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 I contacted Bryan Cox (who was also a Corsair pilot in No.16 Squadron at the time of this most unfortunate affair) regarding their probable climbing speed, and this was his reply: “Our normal cruise/climb speed whilst in formation was 170 kts (195 mph) probably only giving about 1000 fpm. But depending on terrain circumstances they could have  climbed a small formation of four aircraft steeper at about 130 kts (150 mph) giving a good 2000 fpm - so there is much conjecture!”  Upon entering the cloud at about 3000, Sheppard stated, “whereupon the leader gave us a course of 120° to steer. After no more than one minute, my motor started running roughly” = 10.54 By the time Sheppard ascertained that he genuinely had a problem, called Reynolds for permission to return to Westport and got a reply, would have been about another half minute before turning = 10.54 + 30sec’s / ≤ 6000’.

The Denniston area plateau is at 2200’ and as the cloud base they reported to have climbed into was 3000’, then they must have been at least 2700’ in the area of Denniston. They entered cloud at the reported 3000’ and as Sheppard stated, “at about 5000” his motor ran roughly (“no more than a minute”) means they were climbing at the cruise climb of 150 mph / 2000 ft per min given by Bryan Cox. Climbing towards the ranges, I would have expected Reynolds to do this anyway.... climb on the steeper angle to get obstacle clearance. Incidently, the maximum rate of climb for that model Corsair is reported at 2890 fpm. The speeds we are using are cruise climb rates. As Google Earth plots courses in True and not Magnetic, we need to convert the Magnetic headings to True. A course of 120° Magnetic converts to 137° 45’ True, as in 1944 the variation was 17° 45’ according to “The New Zealand Air Pilot” 1946 landing charts that I have in my possession. It states that it was 17° 50’E in 1945 with an annual increase (decrease in this case) of  5’. You would think that it would be a simple calculation to work out what distance they travelled after entering cloud as using both speeds given by Bryan Cox (150mph/2000’min & 195mph/1000’min) and we all know that 150mph = 2.5 miles/min & 195mph = 3.25 miles, but wait on a minute you might say.... that is not the distance over the ground - it’s the distance travelled on it’s trajectory? Making an allowance for this, calculates out to not that much distance 150mph/2000’min = 2.4 miles and the 195mph/1000’min is not even worth mentioning as there is nothing in it! The steeper the climb rate, the more it effects the ground speed.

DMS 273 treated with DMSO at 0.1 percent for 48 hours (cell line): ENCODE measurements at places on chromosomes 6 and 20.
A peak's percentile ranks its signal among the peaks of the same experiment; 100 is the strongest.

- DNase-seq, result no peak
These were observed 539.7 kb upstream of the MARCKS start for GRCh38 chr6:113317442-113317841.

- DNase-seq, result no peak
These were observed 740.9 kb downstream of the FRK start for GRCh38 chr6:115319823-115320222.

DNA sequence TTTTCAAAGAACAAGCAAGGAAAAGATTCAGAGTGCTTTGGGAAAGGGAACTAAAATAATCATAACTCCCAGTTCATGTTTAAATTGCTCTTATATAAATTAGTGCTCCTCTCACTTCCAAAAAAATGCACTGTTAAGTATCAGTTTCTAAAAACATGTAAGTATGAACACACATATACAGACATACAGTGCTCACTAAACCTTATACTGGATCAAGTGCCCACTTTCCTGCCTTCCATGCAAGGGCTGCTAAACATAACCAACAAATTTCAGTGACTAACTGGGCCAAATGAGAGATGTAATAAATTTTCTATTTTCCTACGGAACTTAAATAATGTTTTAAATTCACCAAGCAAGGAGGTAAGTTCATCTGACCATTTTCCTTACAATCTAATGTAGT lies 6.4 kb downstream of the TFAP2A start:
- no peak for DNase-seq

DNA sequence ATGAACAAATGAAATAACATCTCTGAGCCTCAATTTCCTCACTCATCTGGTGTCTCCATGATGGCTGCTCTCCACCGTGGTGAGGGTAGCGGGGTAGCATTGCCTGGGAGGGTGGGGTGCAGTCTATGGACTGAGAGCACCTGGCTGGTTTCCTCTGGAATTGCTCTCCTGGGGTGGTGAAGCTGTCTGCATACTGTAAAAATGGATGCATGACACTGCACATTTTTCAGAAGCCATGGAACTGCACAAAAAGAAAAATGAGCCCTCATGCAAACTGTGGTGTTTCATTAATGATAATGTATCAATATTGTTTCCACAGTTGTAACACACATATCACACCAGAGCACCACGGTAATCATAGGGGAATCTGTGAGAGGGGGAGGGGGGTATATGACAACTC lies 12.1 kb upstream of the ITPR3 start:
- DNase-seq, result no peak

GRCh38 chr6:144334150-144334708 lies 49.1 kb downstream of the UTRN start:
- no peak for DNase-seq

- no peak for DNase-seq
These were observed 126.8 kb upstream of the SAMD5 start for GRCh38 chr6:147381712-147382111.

Again, Sheppard said they entered cloud at 3000’ and it was no more than a minute when his motor ran rough, and believed it to be about 5000’ (Reeve’s guessed at 7000”) so this would put their climb rate somewhere close to the expected rate of 2000’/min as they were flying into rising terrain - putting their position somewhere around the 2.4 miles inland from the ranges east of Denniston. This would place Sheppard at about 14 to 15 miles from Westport, 5 to 6 minutes flying time away after he had completed the turn to port. Sheppard reported that he heard the radio calls of Reynolds and Reeve attempting to contact Barstow, which would place the timing of the formation turning back within one to two minutes after he turned back which verifies Reeve’s statement of “shortly after,” as it meant he had to have been still airborne at that time.

 

 

 

 

You’ll note in this part of Sheppard’s sworn “Summary of Evidence,” signed by him the same day as the first Court of Inquiry 16-11-1944,“accordingly turned to port (left) and set the course that had been given to me” (300°M according to Reeves).“After about a minute in a gradual dive I came into the clear above a gorge.”

 

 

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